Light-Induced Injury Marker Analysis.
Exposure to light induces oxidative stress. 23 We examined several markers of processes associated with exposure to light: apoptosis, lipid peroxidation, glial activation, and microglia migration. 27,33 36 We used TUNEL staining to study apoptosis 1 day after exposure to light. Most ONL nuclei in the retinal center were TUNEL positive in both the HFt+/+ and the HFt+/− mice, in agreement with our findings for ONL thickness (Figs. 5B, 5D). 4-HNE is a product of lipid peroxidation, a specific marker of oxidative stress in the retina 37 (Figs. 5E–J). In nonexposed mice, 4-HNE staining was weak and essentially localized in segments of photoreceptors in both mouse groups. No significant difference was detected for 4-HNE between the HFt+/+ and HFt+/− nonilluminated mice (Figs. 5E, 5H). 4-HNE immunostaining was observed throughout the retinal layers of the HFt+/+ and HFt+/− illuminated mice, but was clearly more intense in the ONL and IPL of the illuminated HFt+/− than in the HFt+/+ mouse retinas (compare Figs. 5F, 5G to Figs. 5I, 5J). We used an antibody against GFAP to investigate glial activation in the retina of the HFt+/+ and HFt+/− mice after illumination. Labeling after illumination was strong in Müller glial cells and astrocytes, inside the ganglion cell layer (GCL) throughout the retina (Figs. 5K, 5L). Since GFAP staining was identical for the two genotypes in control or exposure conditions, only images of HFt+/− retina staining are shown. We used an antibody against Iba1 in the HFt+/+ and HFt+/− mouse retinas to reveal light-induced mobilization of microglial cells from the inner retina (OPL, IPL, and GCL) to the ONL and RPE. Activation of microglial cells is characterized by a round morphology without extensions (Figs. 5M, 5N). Since no gross differences in microglial cell distribution or number were seen between the HFt+/+ and the HFt+/− mice, only images of stained retinas of HFt+/− mice are shown.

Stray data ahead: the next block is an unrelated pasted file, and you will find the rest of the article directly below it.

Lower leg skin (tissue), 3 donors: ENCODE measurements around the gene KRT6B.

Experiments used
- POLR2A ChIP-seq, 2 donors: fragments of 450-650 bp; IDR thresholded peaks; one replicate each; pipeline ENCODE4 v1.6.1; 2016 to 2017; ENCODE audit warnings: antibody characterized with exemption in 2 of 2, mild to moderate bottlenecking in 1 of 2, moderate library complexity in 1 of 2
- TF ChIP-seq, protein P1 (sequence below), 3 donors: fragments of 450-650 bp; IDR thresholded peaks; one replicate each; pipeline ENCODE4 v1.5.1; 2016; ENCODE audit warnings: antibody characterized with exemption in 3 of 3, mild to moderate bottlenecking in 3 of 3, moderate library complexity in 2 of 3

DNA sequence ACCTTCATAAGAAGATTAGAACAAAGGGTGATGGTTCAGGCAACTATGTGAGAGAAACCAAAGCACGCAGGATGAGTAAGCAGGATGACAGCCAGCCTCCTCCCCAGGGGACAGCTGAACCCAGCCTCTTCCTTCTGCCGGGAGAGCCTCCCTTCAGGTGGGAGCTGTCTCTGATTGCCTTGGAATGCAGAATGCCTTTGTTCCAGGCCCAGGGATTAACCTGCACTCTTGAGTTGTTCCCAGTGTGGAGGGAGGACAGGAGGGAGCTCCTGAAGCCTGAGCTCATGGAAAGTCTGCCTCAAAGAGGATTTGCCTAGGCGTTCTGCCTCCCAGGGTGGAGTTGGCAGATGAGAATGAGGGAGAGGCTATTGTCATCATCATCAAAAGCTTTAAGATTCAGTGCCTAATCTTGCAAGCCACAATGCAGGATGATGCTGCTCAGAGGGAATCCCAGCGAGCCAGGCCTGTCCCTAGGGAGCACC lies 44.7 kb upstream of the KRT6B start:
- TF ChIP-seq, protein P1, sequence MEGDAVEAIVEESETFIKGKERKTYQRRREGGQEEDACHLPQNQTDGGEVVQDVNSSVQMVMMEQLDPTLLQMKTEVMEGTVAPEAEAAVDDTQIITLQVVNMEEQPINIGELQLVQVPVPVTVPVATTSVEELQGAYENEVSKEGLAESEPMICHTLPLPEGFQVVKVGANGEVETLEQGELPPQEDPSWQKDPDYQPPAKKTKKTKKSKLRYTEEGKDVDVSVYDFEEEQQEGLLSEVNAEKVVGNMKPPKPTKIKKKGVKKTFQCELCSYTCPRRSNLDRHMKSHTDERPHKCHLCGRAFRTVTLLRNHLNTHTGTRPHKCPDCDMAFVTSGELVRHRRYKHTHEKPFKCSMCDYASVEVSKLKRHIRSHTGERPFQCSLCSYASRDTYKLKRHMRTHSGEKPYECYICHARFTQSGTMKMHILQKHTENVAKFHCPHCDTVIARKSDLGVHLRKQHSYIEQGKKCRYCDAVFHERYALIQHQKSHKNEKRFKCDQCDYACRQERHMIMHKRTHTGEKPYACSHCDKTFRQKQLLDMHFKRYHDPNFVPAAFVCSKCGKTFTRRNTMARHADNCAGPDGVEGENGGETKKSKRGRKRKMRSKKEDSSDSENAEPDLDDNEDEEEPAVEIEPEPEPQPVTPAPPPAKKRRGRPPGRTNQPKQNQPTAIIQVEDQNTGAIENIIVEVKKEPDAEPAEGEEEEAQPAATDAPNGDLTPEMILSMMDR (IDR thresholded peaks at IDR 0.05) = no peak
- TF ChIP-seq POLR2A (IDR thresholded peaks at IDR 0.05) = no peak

Figure 5.